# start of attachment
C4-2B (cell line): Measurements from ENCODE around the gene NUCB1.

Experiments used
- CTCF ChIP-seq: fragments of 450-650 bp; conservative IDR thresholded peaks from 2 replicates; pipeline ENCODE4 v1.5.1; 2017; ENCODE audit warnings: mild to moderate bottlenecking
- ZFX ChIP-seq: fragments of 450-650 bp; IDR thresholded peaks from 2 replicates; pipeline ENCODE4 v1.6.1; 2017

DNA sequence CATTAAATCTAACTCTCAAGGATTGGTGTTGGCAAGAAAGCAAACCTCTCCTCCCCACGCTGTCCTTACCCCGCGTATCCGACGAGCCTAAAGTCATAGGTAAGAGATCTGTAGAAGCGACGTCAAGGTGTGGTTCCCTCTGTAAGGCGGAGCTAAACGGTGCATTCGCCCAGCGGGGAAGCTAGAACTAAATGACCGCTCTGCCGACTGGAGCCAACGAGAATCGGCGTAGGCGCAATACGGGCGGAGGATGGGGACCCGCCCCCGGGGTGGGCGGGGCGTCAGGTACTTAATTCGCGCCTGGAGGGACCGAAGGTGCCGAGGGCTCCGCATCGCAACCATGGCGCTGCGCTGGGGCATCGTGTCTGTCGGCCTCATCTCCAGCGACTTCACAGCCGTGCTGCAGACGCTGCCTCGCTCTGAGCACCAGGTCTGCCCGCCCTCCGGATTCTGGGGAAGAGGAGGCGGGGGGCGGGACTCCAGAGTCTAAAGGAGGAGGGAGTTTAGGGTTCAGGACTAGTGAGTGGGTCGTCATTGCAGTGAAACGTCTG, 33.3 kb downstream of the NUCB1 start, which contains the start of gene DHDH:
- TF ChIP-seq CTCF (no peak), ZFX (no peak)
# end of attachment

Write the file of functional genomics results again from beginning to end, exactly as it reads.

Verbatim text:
C4-2B (cell line): Measurements from ENCODE around the gene NUCB1.

Experiments used
- CTCF ChIP-seq: fragments of 450-650 bp; conservative IDR thresholded peaks from 2 replicates; pipeline ENCODE4 v1.5.1; 2017; ENCODE audit warnings: mild to moderate bottlenecking
- ZFX ChIP-seq: fragments of 450-650 bp; IDR thresholded peaks from 2 replicates; pipeline ENCODE4 v1.6.1; 2017

DNA sequence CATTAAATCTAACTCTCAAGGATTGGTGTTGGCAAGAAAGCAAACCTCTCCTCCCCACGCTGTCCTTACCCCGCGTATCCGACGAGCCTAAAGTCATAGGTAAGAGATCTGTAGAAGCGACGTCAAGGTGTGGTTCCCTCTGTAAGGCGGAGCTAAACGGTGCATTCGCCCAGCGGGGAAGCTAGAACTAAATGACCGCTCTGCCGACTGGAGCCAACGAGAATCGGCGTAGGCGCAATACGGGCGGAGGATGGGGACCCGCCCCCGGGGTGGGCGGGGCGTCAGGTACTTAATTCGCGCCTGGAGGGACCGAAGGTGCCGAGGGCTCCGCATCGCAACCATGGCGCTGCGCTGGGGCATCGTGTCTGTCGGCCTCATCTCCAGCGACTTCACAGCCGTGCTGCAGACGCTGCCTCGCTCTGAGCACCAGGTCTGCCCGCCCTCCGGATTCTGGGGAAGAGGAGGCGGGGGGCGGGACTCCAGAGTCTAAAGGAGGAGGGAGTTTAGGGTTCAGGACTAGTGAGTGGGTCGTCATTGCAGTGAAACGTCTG, 33.3 kb downstream of the NUCB1 start, which contains the start of gene DHDH:
- TF ChIP-seq CTCF (no peak), ZFX (no peak)